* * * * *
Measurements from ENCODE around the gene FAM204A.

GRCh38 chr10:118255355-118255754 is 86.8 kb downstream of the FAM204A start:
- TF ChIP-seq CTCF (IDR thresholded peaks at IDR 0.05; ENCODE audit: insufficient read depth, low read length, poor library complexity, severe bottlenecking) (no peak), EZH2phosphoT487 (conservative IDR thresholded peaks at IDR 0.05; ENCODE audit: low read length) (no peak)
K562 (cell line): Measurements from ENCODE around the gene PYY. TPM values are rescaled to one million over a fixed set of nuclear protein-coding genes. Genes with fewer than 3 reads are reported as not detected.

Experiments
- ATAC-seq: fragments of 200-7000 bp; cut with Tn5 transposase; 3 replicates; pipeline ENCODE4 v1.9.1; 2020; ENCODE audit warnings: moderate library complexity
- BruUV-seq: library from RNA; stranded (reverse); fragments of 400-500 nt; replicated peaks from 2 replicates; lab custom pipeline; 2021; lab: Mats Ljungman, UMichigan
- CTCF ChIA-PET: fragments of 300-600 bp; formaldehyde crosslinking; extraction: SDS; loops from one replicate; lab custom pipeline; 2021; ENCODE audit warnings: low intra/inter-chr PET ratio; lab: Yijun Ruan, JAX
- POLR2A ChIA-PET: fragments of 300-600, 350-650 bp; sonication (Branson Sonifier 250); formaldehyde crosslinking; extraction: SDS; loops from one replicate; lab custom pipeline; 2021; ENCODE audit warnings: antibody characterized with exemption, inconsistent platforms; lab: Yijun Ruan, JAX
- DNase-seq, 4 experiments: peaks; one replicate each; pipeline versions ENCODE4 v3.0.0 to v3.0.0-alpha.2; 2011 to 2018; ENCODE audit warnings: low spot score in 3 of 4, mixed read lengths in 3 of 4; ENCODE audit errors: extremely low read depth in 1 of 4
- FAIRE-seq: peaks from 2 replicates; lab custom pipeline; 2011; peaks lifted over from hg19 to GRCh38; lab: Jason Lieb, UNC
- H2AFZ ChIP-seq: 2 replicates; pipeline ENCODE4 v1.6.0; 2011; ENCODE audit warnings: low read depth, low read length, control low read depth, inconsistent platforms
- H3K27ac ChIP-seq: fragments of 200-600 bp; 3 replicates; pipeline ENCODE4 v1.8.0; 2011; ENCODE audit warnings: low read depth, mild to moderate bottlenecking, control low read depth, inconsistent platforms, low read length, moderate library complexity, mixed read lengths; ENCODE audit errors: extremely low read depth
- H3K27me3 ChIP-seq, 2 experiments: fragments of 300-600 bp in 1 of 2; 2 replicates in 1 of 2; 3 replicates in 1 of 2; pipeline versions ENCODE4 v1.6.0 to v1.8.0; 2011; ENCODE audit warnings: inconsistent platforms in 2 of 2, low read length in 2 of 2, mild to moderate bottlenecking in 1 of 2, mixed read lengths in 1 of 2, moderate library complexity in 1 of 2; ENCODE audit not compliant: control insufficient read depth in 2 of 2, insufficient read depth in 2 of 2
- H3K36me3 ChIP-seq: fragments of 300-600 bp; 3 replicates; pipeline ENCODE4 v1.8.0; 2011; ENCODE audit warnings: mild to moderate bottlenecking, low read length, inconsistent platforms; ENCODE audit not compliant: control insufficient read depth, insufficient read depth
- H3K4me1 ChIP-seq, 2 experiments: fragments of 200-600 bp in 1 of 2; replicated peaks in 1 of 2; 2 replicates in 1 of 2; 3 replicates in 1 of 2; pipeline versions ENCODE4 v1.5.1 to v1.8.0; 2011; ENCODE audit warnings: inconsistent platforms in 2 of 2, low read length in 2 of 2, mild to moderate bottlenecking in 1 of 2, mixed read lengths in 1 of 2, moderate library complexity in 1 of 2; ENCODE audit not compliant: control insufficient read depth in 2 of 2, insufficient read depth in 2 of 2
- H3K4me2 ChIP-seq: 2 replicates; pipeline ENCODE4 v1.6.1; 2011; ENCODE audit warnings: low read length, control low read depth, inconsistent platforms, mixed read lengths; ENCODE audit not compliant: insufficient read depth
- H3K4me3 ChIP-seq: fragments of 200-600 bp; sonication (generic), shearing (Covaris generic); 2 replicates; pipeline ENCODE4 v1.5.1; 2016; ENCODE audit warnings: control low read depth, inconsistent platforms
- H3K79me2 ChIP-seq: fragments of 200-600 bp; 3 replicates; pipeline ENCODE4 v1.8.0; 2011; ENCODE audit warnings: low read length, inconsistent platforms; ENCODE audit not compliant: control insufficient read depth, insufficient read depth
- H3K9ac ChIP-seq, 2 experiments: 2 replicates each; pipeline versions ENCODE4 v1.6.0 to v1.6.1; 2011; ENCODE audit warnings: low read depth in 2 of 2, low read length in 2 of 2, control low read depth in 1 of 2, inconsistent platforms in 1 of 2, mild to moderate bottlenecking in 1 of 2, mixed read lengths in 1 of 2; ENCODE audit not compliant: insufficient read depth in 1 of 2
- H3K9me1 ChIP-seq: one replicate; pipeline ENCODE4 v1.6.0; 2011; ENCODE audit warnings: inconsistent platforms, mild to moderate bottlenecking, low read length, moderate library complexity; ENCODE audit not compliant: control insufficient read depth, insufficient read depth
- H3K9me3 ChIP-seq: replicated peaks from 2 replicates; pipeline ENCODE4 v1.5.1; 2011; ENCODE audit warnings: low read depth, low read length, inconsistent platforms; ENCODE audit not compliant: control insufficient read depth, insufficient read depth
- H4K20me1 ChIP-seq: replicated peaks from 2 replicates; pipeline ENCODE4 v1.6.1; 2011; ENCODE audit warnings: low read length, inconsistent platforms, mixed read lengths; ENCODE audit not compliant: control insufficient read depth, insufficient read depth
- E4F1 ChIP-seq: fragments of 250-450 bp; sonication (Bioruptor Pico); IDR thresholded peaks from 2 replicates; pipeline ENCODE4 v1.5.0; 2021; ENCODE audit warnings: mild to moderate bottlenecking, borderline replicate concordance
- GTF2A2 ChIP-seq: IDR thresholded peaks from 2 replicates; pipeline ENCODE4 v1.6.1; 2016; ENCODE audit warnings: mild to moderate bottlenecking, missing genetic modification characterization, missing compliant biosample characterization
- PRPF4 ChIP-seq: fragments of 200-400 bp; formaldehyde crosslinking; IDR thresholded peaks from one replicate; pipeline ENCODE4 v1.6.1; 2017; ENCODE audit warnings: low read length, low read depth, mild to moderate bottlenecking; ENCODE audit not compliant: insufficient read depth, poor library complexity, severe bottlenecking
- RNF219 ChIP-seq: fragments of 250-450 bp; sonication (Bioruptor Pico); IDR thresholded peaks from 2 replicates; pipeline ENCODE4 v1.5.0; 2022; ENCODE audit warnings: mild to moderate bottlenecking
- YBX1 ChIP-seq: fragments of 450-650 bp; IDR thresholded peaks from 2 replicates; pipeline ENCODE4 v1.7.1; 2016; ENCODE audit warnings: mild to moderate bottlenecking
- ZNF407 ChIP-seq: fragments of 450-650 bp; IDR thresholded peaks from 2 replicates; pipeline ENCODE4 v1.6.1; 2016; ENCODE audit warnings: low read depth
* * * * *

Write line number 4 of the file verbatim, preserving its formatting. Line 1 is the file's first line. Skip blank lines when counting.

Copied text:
K562 (cell line): Measurements from ENCODE around the gene PYY. TPM values are rescaled to one million over a fixed set of nuclear protein-coding genes. Genes with fewer than 3 reads are reported as not detected.